Also, the days that we were in San Juan Guelavia were a huge blessing.  The first day we arrived at a house of a family that welcomed us with open doors.  They are such nice people and I was impressed to see the friendly way that they served us; they were very happy to have us in their home.

In addition, this family loaned us their house so that we could do “THE CHALLENGE.”  That was a great blessing because when we first arrived we didn’t have any idea of where we would do “the challenge.”  I’m thankful to God that this family was willing to loan us their house.

“THE CHALLENGE’ was an activity that many of the youth in Oaxaca enjoyed.  I even heard someone say, “I’ve never seen games like these”.  For me, the challenge was really cool because I got to meet new teenagers, new people, etc.

I believe we were able to complete our objective of “Serve, Give, and Connect” and all of this happened thanks to God.

I was also privileged to be able to participate helping pour a floor in a house of one of the families there.  They were living without a floor and I believe we were a great blessing to them.

During my stay in Oaxaca I had a good experience because I was able to try some typical foods they have there, some I have never tried before.  The city is also very beautiful, the people of Oaxaca are very kind, the landscapes that we saw on the drive was really cool.  There are a lot more things that I could say about what I experienced in Oaxaca but it would take me a few more pages to write them all down.  This is why this is “some” of the all the things that I learned there.

It was a great experience and I hope to return some day.  



Mi nombre es Abraham Isaac y quiero compartir con ustedes algunas de muchas cosas que Dios hizo en mi vida cuando estuve en Oaxaca.

Estoy agradecido con Dios porque Él ha sido siempre fiel y porque proveyó todo lo que yo necesitaba para hacer el viaje.

También estoy impactado de ver como Dios arregla todas las cosas,  porque en el camino  cuando atravesamos algunas ciudades a veces no sabíamos para donde ir, pues no conocíamos el camino, pero Dios usó a algunas personas desconocidas para que nos guiaran para encontrar el camino que lleva a Oaxaca. El nos guardó en todo el camino a Oaxaca de ida y vuelta.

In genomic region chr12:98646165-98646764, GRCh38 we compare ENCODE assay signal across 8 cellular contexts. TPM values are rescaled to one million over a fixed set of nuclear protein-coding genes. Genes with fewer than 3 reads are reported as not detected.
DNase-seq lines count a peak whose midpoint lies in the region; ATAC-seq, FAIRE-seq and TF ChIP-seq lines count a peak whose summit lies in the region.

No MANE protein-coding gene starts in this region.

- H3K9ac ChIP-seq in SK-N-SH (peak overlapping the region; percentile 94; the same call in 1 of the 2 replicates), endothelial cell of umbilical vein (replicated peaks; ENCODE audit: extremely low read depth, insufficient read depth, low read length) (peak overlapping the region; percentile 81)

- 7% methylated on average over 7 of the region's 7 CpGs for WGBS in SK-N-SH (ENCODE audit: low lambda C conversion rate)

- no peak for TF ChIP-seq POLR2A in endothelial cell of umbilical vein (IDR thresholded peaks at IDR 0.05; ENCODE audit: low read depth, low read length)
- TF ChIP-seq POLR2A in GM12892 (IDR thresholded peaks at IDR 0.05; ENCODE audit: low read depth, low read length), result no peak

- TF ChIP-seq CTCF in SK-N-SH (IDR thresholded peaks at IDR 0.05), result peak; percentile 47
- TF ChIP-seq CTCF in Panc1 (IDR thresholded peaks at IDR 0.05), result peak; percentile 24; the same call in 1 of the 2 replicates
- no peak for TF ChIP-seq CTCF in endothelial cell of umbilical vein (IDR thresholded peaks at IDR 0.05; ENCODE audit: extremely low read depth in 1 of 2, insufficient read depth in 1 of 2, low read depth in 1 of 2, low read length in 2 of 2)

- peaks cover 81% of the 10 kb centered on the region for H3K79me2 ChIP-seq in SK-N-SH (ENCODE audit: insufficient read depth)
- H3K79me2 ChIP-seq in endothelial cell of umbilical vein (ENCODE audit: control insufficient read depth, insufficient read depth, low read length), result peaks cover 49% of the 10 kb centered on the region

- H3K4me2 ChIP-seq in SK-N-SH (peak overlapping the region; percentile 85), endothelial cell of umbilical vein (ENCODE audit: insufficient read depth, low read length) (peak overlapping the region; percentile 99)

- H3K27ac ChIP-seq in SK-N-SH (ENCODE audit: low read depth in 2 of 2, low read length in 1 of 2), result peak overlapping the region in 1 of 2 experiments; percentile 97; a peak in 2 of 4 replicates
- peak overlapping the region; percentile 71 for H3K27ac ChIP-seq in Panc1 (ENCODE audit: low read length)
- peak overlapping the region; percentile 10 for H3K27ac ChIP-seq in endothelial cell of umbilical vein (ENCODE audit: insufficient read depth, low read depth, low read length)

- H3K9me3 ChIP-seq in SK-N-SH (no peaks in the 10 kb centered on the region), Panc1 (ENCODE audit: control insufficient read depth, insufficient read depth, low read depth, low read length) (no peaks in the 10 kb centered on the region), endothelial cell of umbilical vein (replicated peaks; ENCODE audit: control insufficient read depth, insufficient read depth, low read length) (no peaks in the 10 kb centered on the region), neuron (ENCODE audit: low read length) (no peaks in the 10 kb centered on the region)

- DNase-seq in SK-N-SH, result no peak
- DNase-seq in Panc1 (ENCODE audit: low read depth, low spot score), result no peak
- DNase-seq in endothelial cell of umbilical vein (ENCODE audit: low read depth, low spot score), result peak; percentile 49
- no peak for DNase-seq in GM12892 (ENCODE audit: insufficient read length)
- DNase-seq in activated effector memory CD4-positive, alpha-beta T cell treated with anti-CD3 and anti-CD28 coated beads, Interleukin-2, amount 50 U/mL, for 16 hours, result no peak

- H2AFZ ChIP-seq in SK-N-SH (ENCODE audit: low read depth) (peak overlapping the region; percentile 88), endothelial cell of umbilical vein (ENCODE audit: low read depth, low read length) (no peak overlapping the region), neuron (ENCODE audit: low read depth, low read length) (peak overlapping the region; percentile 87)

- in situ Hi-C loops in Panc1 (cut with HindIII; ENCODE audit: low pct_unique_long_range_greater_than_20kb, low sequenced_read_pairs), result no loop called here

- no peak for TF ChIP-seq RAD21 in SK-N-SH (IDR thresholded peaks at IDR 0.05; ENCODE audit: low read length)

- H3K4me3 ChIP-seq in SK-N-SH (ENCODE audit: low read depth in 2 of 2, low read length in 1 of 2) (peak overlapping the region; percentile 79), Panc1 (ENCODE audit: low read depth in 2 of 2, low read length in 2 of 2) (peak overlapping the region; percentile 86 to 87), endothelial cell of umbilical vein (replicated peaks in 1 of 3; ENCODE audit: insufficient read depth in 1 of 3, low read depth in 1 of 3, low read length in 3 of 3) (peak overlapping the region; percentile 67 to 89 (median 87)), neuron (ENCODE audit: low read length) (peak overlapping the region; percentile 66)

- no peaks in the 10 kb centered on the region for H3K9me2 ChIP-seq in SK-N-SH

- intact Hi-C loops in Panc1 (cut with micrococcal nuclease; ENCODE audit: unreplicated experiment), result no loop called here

Cuando llegamos nos recibieron Jeffrey y Silvia (misioneros en Oaxaca) y fue un gusto poder convivir con ellos y conocerlos, son un buen ejemplo para nosotros le doy gracias a Dios por sus vidas.

Además los días que estuvimos en San Juan Guelavía fueron una gran bendición, pues el primer día llegamos a la casa de una familia que nos recibió con puertas abiertas, son unas personas tan amables y me quedo impresionado de ver la amabilidad con que nos servían, ellos estaban muy contentos por tenernos en su casa.

Además esta familia prestó su casa para que ahí hiciéramos “EL RETO”, esto fue una bendición porque cuando recién llegamos no teníamos ni idea de donde íbamos a hacer “el reto” gracias a Dios esta familia se dispuso a prestar su casa.

“EL RETO” fue una actividad que les gusto a muchos jóvenes de ahí de Oaxaca, pues hasta escuché a alguien decir “nunca he visto juegos como estos”.

Y para mi el reto fue muy chido porque conocí a jóvenes nuevos, personas nuevas etc.

Creo que pudimos cumplir el objetivo que teníamos “servir, dar y conectar” y todo esto fue gracias a Dios.

También para mi fue un privilegio poder participar ayudando para que una familia tuviera un piso en su casa, porque ellos estaban viviendo ahí sin y creo que fuimos de mucha bendición para ellos.

Durante mi estancia en Oaxaca tuve una buena experiencia porque probé algunas de las comidas típicas de allá, las cuales nunca antes las había comido, también la ciudad es muy bonita, la gente de Oaxaca es muy agradable, el paisaje que hay por el camino es muy chido.   Y hay muchas cosas más que puedo decir sobre lo que viví en Oaxaca  pero me llevaría muchas hojas más. Pero esto es algo de todo lo que viví allá.

Fue una muy buena experiencia única y espero volver otra vez.